347 (12 December 2018)

Welcome to week 347! The articles below caught my attention this week.  What areintended to be relatively objective “briefs” are preceded by dashes (——–),whereas additional material or relatively subjective comments are precededby asterisks (********).  Article titles preceded by [SR] require a subscription.

(3 December 2018):Sign Here to Lose Everything: Part 4Bloomberg.com

********This article, “Business-Loan Kingpin,” is the fourth of four articles on the cash-advance business that preys on small businesses nationwide but processes the bulk of its cases in the state of New York.  This installment focuses on Jonathan Braun, who is awaiting sentencing on a marijuana trafficking charge and works in the cash advance business.  Business rivals of his say “he brags that he makes millions of dollars a month.”  All this testifies, once more, to the profitability of a business model based upon confessions of judgment.  As the article notes: “Collecting a debt from a deadbeat borrower used to be time-consuming.”  But confessions of judgment “speed up the process.”  By signing, those received the cash advance “agree to lose if there’s a dispute with the lender. Armed with this paper, lenders can go to court, secure judgments against borrowers without telling them and then seize their assets.”  Since 2012, “Cash-advance firms have obtained more than 25,000 judgments in New York courts.”  Richmond Capital Group LLC, for whom Braun works, “has been awarded 252 judgments by confession against small-business borrowers” since 2015.  From a map accompanying the article, it looks like about eight of those judgments were awarded for North Carolina businesses.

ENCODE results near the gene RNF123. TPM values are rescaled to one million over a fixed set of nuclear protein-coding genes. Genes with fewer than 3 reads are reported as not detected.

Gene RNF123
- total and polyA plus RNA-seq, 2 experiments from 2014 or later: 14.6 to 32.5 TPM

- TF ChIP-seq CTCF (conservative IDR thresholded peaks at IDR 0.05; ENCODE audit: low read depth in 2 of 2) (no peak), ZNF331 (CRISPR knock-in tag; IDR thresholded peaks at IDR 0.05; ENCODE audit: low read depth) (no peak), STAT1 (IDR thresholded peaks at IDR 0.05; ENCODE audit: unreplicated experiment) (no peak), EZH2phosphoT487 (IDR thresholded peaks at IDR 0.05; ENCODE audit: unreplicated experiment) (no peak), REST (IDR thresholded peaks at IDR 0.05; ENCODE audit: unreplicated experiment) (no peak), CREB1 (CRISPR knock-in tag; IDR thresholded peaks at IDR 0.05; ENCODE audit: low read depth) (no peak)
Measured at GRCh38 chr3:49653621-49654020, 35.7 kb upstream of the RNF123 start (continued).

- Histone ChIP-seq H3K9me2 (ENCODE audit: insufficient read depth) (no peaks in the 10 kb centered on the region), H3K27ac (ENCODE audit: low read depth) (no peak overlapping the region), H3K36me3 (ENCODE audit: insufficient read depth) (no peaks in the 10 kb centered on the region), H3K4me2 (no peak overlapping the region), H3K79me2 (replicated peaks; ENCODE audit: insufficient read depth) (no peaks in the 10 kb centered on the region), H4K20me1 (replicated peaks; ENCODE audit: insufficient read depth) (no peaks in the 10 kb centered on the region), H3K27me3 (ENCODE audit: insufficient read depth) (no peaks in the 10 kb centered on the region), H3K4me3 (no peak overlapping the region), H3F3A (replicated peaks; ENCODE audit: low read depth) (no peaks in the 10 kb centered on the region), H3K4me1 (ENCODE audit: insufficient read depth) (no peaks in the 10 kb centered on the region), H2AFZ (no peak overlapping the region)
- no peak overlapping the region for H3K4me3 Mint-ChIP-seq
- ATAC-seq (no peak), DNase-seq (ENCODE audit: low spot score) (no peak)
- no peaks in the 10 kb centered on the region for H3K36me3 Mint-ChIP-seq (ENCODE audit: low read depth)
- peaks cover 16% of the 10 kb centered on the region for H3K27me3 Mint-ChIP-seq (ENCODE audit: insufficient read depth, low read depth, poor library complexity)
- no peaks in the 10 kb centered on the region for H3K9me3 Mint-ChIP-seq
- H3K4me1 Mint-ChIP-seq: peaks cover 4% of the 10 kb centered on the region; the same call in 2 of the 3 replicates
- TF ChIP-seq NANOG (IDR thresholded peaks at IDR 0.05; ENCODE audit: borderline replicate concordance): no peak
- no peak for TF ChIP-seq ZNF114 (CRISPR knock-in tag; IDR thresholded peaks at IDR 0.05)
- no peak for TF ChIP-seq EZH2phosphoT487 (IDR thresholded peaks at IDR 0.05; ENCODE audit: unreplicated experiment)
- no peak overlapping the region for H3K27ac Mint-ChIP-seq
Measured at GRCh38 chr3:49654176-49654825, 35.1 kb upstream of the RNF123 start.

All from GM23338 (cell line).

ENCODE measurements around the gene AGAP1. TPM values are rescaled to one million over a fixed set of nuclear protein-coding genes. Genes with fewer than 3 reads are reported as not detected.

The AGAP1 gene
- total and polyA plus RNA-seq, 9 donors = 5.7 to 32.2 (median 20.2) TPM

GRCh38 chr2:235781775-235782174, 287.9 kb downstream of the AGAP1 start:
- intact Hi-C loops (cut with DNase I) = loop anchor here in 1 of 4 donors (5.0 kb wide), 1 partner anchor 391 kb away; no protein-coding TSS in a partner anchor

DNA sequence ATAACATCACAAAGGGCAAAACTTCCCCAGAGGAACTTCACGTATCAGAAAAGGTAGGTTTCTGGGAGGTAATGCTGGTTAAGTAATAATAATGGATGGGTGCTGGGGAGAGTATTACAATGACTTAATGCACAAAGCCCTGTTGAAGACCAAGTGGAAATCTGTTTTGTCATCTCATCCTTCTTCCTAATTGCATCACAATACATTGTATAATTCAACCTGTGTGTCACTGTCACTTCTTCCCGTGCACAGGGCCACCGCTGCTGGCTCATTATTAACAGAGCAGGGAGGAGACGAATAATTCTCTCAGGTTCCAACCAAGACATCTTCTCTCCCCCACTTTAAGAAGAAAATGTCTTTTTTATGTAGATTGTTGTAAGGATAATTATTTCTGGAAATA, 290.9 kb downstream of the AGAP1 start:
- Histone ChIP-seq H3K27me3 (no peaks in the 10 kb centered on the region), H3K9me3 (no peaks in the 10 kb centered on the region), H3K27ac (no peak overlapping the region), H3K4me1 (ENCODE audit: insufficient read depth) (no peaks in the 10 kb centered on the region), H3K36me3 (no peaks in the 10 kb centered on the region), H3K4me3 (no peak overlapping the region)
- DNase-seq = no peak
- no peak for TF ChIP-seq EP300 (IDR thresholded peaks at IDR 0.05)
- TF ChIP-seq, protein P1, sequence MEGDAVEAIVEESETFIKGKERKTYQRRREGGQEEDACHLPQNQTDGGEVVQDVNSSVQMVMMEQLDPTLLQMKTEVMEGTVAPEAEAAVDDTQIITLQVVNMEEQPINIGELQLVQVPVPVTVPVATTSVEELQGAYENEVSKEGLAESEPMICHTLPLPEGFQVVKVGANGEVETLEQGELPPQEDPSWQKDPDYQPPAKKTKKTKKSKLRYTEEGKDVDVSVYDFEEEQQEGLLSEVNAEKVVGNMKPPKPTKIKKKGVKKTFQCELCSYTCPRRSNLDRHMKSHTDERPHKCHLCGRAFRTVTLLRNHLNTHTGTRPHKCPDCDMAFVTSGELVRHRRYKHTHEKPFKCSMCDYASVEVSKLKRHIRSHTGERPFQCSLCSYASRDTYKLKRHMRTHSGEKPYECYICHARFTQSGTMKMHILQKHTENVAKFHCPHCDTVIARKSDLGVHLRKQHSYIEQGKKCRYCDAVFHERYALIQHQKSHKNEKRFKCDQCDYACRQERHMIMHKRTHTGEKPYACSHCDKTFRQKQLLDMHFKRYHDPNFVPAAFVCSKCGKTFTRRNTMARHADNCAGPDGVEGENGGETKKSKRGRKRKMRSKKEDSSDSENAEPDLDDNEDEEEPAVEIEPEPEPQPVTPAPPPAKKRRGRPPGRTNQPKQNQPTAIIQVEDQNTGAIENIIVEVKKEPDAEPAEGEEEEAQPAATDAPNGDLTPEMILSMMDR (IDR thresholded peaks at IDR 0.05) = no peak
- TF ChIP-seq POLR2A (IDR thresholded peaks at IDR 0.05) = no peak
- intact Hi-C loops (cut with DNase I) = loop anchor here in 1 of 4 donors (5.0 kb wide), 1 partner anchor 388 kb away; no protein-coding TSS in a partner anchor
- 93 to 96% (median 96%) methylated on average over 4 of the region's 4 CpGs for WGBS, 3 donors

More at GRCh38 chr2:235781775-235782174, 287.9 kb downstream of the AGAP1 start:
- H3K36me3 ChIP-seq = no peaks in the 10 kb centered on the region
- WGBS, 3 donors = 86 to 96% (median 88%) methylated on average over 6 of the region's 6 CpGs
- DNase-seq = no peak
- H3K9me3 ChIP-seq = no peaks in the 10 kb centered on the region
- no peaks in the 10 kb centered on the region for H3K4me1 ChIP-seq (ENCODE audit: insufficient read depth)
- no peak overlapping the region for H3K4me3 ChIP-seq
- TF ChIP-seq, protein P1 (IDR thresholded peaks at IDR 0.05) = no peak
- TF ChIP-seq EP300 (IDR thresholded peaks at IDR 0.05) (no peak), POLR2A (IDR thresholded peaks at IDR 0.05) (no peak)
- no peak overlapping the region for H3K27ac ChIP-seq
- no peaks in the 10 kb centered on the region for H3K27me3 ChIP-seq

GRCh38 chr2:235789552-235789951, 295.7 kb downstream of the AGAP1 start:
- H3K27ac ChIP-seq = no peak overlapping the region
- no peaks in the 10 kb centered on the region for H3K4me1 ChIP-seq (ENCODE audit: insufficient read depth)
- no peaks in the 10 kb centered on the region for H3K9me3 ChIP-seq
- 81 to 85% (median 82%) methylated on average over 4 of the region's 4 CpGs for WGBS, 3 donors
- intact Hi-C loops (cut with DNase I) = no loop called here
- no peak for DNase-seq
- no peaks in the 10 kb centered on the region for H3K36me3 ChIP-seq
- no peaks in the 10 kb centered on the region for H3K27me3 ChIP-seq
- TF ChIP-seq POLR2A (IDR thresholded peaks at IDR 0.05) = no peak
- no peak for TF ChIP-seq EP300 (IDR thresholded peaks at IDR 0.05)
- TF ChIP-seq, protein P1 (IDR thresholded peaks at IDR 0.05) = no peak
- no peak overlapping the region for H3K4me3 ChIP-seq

(6 December 2018):What Monks Can Teach us about Managing our Work LivesJSTOR Daily

——–Theology scholar Jonathan Malesic notes, “finding meaning through work is a concept that has been closely associated with Christianity.  But Christian theology may also offer reasons, and methods, to make work less central to our lives.”  Typically, attitudes toward work have centered on vocation and co-creation, but for many 21st-centry work is “precarious, lacking the identity-defining stability associated with a calling.  Modern work is also abstract . . . To make sense of today’s working life, Malesic suggests drawing from . . . the asceticism of Benedictine monks.”  For them “work is primarily penitential.  Labor is necessary to keep the basic functions of a monastery running, but its more central spiritual function is to mortify bad impulses and promote patience and devotion.  In contrast to the industrial capitalist model of work, this perspective makes the subject experience of work, rather than its products, central.”

********This post connects nicely with the recent book The Job, by Ellen Ruppel Shell, which was noted in TIF Weekly 340 (24 October 2018).  Shell referred to work in relation to job, career, and calling, but Malesic seems to be adding something a little different by noting the Benedictine notion that “work is primarily penitential.”  This is a hard idea for me to nail down, but it seems to be aimed at preventing monastics from placing “labor ahead of prayer.”  To learn more, read Malesic’s article, which can be downloaded near the end of the post.

(6 December 2018):The U.S. Just Became a Net Oil Exporter for the First Time in 75 YearsBloomberg.com

——–“America turned into a net oil exporter last week, breaking almost 75 years of continued dependence on foreign oil . . . The shift to net exports is the dramatic result of an unprecedented boom in American oil production, with thousands of wells pumping from the Permian region of Texas and New Mexico to the Bakken in North Dakota to the Marcellus in Pennsylvania.”  The shale revolution has turned the “U.S. into the world’s largest petroleum producer, surpassing Russian and Saudi Arabia.  The power of OPEC has been diminished, undercutting one of the major geopolitical forces of the last half century.”